• At this stage, they should consider whether there are any employees who are pregnant, or on maternity, adoption or shared parental leave as special rules may apply to them.
  • Have the first collective consultation meeting to explain, amongst other things, the proposals, the reasons for them and to consult about ways of avoiding the redundancies are being explored. Employers should listen to and take a note of any counter proposals by the representatives. Although a number of steps have already been taken, it is only at this point that collective consultation has begun. It is essential that the appropriate timeline of 30 or 45 days before the first dismissal takes effect is calculated from this date and not earlier.
  • Suggestions should be considered and responded to through the consultation.
  • A second collective consultation meeting should take place with further meetings as required with the representatives.    Consultation should be with a view to reaching agreement on the process, how to avoid redundancies, the proposed selection criteria, suitable alternative employment and how any dismissals will be affected. Once these matters are finalised, there will be individual consultation.

How does an employer follow a fair process?

The next steps follow in an individual redundancy process:

  • Employers should proceed to undertake a ‘scoring’ exercise, scoring each potential redundancy employee using an objective selection criteria and scoring guidelines.
  • Employers should then write to those employees that have been provisionally selected for redundancy, with a follow-up meeting to discuss their provisional selection. The employees should also be advised of their right to bring a companion.
  •  With all meetings, ensure a detailed note is taken. Any views on the scoring should be considered.
  • The employees identified after scoring should then be invited to a further meeting to discuss that their selection is confirmed, and to go through the redundancy package. The employee should also be reminded of their right to time off to seek alternative employment.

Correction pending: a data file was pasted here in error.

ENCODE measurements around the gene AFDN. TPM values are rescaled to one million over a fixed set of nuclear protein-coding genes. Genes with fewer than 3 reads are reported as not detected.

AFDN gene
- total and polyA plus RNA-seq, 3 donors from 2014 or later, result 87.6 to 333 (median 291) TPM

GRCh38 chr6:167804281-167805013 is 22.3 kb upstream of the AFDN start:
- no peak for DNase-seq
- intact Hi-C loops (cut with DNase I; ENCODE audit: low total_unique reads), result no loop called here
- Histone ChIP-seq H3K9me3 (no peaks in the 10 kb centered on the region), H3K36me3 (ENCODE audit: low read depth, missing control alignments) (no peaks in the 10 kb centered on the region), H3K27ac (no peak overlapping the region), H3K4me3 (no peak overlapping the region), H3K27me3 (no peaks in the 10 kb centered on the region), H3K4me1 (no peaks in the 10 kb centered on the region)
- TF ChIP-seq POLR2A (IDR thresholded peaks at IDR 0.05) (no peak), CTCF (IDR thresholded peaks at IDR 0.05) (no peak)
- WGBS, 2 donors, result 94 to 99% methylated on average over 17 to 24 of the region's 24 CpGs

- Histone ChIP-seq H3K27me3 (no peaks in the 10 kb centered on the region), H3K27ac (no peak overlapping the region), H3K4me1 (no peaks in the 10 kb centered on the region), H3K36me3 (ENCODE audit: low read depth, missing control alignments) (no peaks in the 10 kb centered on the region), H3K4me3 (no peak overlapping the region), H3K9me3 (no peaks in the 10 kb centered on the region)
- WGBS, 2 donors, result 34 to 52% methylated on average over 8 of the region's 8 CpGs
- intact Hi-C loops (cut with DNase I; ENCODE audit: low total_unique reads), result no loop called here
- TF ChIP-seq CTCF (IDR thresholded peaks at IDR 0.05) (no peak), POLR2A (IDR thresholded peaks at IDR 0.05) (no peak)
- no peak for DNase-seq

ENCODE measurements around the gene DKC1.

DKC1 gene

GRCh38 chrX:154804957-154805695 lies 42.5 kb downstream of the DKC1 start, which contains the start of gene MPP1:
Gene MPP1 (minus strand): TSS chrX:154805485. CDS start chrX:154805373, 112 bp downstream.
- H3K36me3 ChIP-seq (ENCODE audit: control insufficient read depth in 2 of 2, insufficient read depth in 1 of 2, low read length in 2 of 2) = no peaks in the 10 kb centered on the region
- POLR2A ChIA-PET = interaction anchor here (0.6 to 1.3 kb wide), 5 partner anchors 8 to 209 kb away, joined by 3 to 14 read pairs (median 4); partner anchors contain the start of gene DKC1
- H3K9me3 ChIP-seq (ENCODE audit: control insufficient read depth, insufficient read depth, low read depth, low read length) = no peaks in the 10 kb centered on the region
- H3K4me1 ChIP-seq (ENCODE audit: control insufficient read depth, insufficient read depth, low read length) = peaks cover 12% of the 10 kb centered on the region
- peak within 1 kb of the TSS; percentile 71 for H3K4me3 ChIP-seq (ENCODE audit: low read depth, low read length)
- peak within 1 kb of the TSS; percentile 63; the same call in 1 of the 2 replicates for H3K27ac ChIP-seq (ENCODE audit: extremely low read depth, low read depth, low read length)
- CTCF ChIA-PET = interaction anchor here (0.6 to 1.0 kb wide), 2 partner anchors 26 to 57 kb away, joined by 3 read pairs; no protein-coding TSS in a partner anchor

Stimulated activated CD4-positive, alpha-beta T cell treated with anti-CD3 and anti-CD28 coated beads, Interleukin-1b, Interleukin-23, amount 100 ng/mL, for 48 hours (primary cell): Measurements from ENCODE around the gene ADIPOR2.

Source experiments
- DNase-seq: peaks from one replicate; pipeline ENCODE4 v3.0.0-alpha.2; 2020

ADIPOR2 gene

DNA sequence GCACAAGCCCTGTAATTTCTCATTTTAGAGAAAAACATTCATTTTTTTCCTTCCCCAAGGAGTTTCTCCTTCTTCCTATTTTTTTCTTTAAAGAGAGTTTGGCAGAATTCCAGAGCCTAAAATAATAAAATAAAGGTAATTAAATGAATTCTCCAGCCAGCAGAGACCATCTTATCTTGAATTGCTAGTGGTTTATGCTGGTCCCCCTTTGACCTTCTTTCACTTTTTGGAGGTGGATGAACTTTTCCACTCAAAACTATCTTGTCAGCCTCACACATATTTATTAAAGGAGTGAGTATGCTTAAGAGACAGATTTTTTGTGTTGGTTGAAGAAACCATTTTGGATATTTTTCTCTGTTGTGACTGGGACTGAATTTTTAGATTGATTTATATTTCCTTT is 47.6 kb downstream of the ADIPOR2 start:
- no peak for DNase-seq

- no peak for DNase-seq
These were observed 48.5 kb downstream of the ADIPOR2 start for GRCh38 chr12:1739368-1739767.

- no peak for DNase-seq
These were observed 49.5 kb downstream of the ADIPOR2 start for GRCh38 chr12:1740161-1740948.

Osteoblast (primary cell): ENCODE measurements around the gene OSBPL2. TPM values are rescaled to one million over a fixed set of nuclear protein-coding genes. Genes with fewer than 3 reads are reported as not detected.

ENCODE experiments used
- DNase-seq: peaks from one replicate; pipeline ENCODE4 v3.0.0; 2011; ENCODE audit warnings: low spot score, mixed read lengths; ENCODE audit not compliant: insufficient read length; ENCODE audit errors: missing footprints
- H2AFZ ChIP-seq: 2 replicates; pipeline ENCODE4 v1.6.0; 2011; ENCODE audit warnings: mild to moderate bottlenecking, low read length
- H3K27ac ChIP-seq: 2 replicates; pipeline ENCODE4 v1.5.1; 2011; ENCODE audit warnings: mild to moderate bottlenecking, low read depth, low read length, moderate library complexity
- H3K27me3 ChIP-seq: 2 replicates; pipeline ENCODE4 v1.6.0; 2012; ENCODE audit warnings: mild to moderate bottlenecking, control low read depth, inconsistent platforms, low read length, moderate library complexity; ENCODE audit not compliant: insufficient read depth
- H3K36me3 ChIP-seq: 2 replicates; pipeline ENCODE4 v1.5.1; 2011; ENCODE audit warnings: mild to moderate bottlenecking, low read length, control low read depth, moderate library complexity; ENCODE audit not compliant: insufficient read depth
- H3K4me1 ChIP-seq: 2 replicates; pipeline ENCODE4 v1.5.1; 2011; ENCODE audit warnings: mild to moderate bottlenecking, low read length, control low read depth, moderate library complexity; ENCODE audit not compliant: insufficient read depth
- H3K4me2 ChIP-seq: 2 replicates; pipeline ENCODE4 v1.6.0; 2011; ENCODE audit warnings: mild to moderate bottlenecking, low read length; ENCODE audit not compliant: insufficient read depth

• The employer must write to the employee confirming the decision to dismiss them, giving notice of redundancy and to explain the termination date (termination may be with immediate effect if the employer is entitled to pay the employee in lieu of notice). Employers should confirm that the employee has the right of appeal, explain how to appeal and the relevant time limit. You may want to consider notice and garden leave.
  • If the employee appeals, the appeal should be considered by someone senior to the person who made the initial decision on redundancy. Following the appeal, the employer should write to the employee confirming the outcome of the appeal and that this is a final decision.

There is a lot to consider in respect of the redundancy process. As part of this process though, are there any particular issues relating to COVID-19 that employers should be thinking about?

Yes, there are. Traditional employment processes, including redundancy processes, may need to be adapted in response to the challenges created by the virus.  For employers some of the unique virus related challenges are likely to be:-

  • Traditional face – to – face meetings, which are a key element of standard procedures, may not be possible and alternatives may need to be considered.
  • Managers, employees, representatives may have periods where they are unable to engage in processes due to illness from the virus or the need to look after relatives or others.
  • Also be aware of absent employees. Those who are off on maternity leave or long-term sick should not be forgotten as part of any redundancy process.

Although time may be of the essence, planning (albeit quickly) is still vital. 

What are the risks of failing to get the collective redundancy process right?

There are many reasons businesses should be alert to getting the collective consultation process right.

Firstly, an employee or trade union representative can raise a complaint to the Employment Tribunal if the employer fails in their collective consultation obligations. If the claim is successful, the tribunal can make a protective award against the employer. The maximum protective award is 90 days' actual pay per employee affected. Depending on how many employees are being made redundant, this could amount to a significant amount.

Employees can also raise claims for unfair dismissal if they believe the redundancy was unfair, subject to having qualifying service. The maximum level of compensation a tribunal can award is £89,493. 

If a selection criteria is also skewed unfairly towards those with a protected characteristic there also could be risks of a discrimination claim. Compensation for successful discrimination claims are uncapped, so can be very costly.

In short, this is an expensive mistake for any business to make.